There is no question, and as Andrew has again admitted, he "was young and dying to have a go" but he would never, in seriousness, have thought of doing anything and - from what I can discern - never did anything to jeopardise the Bluebird project. He'd given over a decade of his life to see it succeed...

On the other hand, the DC group and DC himself, were not at all impressed that Andrew intended to beak speed records of his won with the Elfin. In Andrew's mind, though, why shouldn't he? Perfect opportunity, got the track there, got the Elfin all set up. And indeed of course in the end he did break speed records with the Elfin - and some of the records still in fact stand today.

In DC's mind, however, to even consider doing one's own record attempts was in and of itself disloyal, denigrating and disrespectful. DC finally fired Andrew because of this. The difference in view says a great deal about the different characters of the two men. Andrew had resigned from Dunlop and moved to Australia in no small part to get away from British motor industry leaders who were not willing to support others - if they feared to do so would take the spotlight away from themselves. This is a British class question, frankly. Although Andrew was from the upper class, apart from his accent (which he never lost and for which he was very frequently misunderstood, ironically, in Australia) there was nothing upper class about him. He was an egalitarian who despised the class system.

I might also add, for interest, that the telemetry data from the car published by Donald Stevens and that I analyse at great length and with great care in 'Enterprise on the Edge' strongly, strongly suggest that the car achieved an average speed far higher than 403.1mph. The data for the first run does correspond to an average speed over the mile of 403.1 because it seems DC misread his instruments and established the car initially at 330mph. He then accelerated hard through the measured mile - a most unusual thing to do. However, the data for the second run, knowing what we know of DC as a consummate professional speed record breaker and I might add an excellent aeroplane pilot, suggest the car was established 'in the cruise' prior to entry into the measured mile at 440. With the clear difference in the speed profile that the (admittedly partial) telemetry data provide, it would be to all intents a physical impossibility to average exactly the same speed to within 0.1 of a mph over two runs. Particularly two runs that have such different speed profiles. We can only speculate as to why it was that the ratified speed for both attempts was an identical 403.1. In my opinion, having analysed that data, DC went a lot faster that day, not only on one run but also therefore on average, across the two runs. There must therefore be another reason why it was that the speed ratified by the FIA delegate for both runs was 403.1...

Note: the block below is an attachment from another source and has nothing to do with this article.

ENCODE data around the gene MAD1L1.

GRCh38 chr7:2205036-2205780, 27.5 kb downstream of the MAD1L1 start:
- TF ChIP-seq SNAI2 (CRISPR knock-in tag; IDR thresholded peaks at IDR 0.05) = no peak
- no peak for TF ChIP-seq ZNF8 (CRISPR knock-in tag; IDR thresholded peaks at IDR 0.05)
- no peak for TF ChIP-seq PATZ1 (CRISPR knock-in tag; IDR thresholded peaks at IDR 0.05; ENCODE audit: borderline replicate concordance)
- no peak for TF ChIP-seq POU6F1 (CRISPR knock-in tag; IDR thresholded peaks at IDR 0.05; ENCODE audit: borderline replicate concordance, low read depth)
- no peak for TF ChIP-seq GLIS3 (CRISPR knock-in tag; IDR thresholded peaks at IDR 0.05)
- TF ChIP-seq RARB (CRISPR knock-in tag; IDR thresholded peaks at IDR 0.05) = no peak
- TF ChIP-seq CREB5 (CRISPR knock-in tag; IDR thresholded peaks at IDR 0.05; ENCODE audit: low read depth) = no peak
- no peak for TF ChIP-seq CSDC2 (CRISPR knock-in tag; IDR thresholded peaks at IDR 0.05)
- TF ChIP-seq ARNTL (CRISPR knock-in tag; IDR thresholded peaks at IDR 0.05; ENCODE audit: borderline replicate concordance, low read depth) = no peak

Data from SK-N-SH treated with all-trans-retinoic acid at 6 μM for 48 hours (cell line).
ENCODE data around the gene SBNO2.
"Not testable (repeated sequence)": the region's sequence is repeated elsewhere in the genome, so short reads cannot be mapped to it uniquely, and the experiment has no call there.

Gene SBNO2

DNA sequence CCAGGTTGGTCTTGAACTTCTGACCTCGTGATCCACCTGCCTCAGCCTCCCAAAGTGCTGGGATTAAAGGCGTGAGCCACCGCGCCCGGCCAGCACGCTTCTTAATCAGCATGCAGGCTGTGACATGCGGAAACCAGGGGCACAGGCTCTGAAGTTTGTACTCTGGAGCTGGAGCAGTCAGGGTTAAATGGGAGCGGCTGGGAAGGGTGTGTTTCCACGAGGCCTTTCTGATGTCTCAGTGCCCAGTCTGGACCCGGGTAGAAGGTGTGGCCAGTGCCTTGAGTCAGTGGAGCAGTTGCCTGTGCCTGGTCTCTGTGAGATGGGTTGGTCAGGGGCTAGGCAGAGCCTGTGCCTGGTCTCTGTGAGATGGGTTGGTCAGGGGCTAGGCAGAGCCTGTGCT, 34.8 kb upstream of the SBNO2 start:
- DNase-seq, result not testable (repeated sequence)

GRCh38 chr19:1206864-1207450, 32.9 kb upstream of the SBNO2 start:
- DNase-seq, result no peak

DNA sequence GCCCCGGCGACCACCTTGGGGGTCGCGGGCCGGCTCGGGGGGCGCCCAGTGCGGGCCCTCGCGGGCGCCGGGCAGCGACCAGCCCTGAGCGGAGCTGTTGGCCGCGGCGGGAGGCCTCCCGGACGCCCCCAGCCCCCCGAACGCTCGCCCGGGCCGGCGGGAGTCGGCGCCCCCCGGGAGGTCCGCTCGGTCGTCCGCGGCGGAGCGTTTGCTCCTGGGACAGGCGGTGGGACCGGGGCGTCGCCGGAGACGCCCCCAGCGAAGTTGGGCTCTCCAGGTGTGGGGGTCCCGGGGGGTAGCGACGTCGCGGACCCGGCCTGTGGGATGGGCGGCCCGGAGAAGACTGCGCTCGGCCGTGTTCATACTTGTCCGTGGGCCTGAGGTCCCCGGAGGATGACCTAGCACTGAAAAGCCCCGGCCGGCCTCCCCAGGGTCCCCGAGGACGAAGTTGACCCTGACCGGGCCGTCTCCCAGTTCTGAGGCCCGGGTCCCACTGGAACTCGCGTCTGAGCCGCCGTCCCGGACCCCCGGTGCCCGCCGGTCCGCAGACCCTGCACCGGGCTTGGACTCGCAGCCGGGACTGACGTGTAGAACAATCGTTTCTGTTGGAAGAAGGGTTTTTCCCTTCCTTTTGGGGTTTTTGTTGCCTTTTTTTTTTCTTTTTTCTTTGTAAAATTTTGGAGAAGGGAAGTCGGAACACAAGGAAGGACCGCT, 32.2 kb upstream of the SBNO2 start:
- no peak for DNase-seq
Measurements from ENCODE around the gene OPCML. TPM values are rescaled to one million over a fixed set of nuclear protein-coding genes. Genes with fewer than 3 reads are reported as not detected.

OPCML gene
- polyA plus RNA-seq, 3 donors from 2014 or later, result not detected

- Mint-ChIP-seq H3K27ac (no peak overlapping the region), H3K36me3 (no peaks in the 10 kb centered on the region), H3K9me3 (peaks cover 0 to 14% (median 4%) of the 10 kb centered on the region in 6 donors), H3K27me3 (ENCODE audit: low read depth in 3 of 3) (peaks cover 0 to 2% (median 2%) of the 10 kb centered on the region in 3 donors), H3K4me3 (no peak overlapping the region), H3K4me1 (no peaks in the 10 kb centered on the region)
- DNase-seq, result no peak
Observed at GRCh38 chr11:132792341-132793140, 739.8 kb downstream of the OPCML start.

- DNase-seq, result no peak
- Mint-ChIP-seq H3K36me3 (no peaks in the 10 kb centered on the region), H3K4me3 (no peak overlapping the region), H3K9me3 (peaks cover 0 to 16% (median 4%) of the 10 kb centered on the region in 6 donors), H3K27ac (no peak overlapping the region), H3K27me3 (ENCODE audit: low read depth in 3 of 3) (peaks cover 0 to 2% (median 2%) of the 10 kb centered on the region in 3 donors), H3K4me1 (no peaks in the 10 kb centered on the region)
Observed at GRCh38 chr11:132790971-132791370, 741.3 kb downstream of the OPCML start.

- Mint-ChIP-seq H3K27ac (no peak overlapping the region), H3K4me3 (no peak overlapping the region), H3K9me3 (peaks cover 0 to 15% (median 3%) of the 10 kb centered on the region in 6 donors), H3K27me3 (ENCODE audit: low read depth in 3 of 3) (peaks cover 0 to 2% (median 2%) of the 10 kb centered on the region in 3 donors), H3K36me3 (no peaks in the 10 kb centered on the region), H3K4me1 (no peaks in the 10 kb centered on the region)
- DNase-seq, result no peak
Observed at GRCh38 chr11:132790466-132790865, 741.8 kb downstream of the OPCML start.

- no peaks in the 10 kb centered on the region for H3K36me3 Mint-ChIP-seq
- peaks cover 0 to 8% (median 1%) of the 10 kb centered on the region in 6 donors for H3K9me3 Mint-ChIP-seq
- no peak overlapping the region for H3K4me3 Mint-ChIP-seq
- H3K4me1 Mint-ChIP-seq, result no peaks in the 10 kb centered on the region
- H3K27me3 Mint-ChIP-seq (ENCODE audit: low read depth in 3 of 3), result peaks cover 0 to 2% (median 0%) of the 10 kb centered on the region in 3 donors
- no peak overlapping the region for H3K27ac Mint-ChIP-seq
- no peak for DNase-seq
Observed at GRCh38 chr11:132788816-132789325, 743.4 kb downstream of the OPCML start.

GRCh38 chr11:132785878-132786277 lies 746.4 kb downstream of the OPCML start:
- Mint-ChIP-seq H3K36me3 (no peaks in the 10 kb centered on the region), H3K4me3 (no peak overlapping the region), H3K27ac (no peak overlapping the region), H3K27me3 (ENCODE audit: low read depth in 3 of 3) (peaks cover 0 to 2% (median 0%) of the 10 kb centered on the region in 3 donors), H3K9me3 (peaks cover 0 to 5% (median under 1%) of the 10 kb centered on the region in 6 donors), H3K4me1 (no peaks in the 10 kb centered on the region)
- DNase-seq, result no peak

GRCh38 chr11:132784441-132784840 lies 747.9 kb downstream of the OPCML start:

When one realises that the first time DC had gone any speed at all in a car was in Bluebird at Utah (he was a boat man), his achievements with the car are absolutely remarkable!

I hope that helps explain Andrew's involvement and also adds a little extra to the Bluebird story. Happy to chat further if that is of interest.


Edited by MarkRDibben, 14 April 2021 - 21:29.


#33 theotherharv

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Posted 14 April 2021 - 21:16

G'day Mark,

 

Great to hear from you, and really appreciate the discussion. Andrew's exploits are fascinating, and the extra insight is great.

 

Andrew would go on be part of the 1960's go-fast scene in South Australia, dabbling in Norman superchargers with the Elfin. He set several Aussie land speed records in his own right. Sadly, the entries have been removed in error from the Aussie record books (Motorsport Australia, our FIA recognised body). Some detective work (with many thanks to Fred R) has unearthed the records from the archive.

 

It has been a looooooong conversation with Motorsport Australia (several years :() to get them to reinstate the records. Whilst they recognise the issue, I struggle to get enough interest from them to update the online document. I will keep trying though - it will be a fitting tribute to both Andrew and the Norman clan.

 

Regards,

Andrew (theotherharv)



#34 Doug Nye

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Posted 15 April 2021 - 12:30

Absolutely fascinating material presented above.  Thank you so much Mark and Andrew for taking the trouble...

 

I certainly recall from my early days at 'Motor Racing' magazine in 1963-64 the degree of disregard in which Donald Campbell was held by so many who came into our office at Brands Hatch.  There was indeed respect for how self-evidently committed and driven he was to his cause, but even then it seemed an attitude left-over from a bygone era.  It would have been 'nice' to see the Union Jack emblazoned on a world-beater, but by and large enthusiasts would rather see it emblazoned on a Formula 1 Champion or on a Le Mans winner - rather than upon a straight-line point-and-squirt LSR car...wasn't that an obsession left over from, well, way pre-war?

 

Into the mid-1960s times were changing so fast, and attitudes changing in step, that DC and his ambitions in matching or exceeding his late father's achievements did seem something of an anachronism.  What didn't help - certainly amongst the circles in which I was then growing up in the racing world - was that Sir Malcolm personally was widely recalled as having been "a total sh--".